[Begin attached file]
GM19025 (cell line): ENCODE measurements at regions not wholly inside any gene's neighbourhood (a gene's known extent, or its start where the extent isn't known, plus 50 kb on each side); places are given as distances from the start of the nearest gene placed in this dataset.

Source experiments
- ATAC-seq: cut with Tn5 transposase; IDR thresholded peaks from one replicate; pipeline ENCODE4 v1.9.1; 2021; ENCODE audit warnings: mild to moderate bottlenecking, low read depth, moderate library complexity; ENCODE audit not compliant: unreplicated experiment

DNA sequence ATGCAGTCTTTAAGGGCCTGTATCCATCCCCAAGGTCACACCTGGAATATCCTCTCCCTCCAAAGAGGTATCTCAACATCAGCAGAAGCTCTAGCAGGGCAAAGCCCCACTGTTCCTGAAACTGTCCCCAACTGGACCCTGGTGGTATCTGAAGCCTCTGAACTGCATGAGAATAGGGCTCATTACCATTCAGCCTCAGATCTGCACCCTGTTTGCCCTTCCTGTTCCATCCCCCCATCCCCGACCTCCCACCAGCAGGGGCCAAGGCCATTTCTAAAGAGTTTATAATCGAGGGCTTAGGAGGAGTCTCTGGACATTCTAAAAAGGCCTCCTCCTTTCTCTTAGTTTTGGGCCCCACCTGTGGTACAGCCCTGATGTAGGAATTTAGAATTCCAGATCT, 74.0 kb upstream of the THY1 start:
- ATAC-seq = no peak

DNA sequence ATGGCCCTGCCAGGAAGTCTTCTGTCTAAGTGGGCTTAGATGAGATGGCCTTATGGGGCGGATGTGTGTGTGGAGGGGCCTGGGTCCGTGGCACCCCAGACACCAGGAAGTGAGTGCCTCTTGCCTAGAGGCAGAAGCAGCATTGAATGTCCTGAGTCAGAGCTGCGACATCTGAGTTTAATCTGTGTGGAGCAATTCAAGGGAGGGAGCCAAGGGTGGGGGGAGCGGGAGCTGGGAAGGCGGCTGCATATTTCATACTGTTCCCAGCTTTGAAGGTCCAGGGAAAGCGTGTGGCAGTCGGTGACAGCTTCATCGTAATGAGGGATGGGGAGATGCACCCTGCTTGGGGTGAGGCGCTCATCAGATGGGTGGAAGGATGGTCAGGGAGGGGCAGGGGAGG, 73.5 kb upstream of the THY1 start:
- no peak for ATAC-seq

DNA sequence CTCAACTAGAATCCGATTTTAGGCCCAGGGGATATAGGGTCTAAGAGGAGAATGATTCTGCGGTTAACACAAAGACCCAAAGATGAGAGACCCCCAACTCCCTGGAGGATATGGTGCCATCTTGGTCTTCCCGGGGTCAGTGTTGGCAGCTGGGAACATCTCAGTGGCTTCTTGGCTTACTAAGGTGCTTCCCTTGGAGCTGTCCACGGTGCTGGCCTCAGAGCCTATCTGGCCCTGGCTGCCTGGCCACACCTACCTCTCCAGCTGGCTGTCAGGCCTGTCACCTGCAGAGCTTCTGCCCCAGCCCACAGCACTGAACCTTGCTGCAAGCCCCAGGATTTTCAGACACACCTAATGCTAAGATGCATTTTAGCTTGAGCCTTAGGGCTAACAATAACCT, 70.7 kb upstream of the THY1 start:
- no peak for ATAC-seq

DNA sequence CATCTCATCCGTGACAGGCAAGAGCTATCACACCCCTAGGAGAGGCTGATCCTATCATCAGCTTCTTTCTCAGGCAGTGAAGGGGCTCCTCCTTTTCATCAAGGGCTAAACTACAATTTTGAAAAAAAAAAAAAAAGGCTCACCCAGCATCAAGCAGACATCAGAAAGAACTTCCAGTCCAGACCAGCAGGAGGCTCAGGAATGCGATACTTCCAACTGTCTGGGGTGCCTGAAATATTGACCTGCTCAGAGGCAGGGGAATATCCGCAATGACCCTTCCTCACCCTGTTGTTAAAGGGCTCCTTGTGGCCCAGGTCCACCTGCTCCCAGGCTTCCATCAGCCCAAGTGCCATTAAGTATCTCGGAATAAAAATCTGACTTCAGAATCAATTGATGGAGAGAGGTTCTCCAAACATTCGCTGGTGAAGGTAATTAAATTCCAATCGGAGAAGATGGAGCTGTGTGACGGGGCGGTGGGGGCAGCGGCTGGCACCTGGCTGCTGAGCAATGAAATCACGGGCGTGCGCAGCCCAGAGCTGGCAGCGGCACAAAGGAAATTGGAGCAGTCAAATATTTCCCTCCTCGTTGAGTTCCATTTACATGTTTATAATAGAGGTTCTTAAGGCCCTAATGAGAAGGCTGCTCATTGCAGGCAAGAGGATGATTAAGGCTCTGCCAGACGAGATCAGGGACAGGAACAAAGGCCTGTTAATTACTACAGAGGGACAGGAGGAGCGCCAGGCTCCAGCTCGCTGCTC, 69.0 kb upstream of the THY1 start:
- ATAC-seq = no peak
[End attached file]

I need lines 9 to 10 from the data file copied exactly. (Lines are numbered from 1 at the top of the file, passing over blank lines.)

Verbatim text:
- no peak for ATAC-seq

DNA sequence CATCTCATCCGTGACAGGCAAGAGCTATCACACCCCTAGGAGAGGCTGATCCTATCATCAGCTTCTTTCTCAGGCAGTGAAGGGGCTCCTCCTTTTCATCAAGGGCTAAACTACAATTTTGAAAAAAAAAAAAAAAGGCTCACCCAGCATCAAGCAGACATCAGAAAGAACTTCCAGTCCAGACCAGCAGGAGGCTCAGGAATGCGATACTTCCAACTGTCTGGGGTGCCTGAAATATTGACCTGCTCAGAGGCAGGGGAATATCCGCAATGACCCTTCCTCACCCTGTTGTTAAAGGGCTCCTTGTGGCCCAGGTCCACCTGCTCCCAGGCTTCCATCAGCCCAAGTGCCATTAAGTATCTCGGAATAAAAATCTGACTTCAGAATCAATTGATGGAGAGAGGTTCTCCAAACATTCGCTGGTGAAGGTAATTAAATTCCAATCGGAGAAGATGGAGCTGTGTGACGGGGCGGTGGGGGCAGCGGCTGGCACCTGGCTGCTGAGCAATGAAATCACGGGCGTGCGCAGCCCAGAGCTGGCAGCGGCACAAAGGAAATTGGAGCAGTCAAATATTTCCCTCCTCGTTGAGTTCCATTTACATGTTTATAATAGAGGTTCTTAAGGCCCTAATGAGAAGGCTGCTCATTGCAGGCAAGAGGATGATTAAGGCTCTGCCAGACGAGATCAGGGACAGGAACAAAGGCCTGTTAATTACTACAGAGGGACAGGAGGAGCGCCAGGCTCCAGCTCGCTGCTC, 69.0 kb upstream of the THY1 start: